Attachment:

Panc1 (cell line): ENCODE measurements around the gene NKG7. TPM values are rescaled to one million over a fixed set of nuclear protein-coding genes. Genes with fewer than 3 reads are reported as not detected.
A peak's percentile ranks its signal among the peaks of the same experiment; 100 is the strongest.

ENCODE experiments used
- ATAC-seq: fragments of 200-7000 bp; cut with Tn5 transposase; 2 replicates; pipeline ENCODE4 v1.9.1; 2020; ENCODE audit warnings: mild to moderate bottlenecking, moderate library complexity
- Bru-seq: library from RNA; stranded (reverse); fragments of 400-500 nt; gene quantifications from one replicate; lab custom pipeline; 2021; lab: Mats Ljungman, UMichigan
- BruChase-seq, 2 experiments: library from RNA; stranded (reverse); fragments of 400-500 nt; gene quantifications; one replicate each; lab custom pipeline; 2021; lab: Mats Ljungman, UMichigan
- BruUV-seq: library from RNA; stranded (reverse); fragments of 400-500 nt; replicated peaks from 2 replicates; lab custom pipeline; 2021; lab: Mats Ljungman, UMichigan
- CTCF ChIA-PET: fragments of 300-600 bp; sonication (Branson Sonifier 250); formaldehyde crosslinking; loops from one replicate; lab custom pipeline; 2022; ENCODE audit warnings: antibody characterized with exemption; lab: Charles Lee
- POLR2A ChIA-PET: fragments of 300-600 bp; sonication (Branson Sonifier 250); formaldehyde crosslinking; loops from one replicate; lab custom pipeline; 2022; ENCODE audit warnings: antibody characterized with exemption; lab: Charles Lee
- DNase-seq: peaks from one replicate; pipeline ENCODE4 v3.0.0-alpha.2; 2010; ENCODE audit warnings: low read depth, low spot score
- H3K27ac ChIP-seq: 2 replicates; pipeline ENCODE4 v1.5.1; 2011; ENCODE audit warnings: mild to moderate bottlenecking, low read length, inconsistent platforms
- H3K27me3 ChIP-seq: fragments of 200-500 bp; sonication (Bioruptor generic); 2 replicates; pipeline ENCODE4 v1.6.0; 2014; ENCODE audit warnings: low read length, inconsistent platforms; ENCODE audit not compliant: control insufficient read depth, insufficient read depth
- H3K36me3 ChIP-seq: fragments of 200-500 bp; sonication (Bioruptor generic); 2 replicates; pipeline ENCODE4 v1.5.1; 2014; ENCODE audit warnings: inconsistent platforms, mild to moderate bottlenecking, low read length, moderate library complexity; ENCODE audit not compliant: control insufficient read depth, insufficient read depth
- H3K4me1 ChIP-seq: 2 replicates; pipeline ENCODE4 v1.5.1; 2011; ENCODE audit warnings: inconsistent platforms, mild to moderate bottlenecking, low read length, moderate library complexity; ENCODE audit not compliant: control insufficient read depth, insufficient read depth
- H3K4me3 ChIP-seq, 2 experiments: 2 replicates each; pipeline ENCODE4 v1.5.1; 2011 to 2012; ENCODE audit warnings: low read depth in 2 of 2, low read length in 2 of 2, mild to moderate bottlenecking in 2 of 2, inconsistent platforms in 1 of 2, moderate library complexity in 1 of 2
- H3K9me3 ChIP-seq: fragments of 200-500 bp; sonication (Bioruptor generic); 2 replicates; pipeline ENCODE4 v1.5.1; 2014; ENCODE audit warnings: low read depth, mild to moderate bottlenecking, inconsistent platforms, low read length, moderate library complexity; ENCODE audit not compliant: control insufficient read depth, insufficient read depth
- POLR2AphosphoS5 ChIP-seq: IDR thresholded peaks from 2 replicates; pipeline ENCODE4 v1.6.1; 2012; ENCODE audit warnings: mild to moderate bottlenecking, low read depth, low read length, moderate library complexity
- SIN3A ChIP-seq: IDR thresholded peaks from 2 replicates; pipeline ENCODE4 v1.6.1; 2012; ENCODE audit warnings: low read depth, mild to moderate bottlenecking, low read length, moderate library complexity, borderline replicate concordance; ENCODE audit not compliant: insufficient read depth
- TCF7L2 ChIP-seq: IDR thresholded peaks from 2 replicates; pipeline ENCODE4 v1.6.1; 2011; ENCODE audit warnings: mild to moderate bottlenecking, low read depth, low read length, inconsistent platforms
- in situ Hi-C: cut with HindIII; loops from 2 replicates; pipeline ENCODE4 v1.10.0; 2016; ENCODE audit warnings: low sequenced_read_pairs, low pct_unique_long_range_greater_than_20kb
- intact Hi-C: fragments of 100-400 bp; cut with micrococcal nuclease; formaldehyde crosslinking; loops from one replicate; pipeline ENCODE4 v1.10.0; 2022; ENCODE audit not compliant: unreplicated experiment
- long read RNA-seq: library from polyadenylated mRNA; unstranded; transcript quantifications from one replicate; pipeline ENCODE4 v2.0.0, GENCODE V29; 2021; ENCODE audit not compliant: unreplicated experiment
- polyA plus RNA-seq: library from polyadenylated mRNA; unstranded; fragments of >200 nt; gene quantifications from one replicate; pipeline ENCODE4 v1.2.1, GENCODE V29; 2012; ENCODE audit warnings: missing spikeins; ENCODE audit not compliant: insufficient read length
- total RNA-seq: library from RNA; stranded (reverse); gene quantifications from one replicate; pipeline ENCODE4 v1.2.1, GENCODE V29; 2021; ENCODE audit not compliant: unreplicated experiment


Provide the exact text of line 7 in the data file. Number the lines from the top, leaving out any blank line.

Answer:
- BruUV-seq: library from RNA; stranded (reverse); fragments of 400-500 nt; replicated peaks from 2 replicates; lab custom pipeline; 2021; lab: Mats Ljungman, UMichigan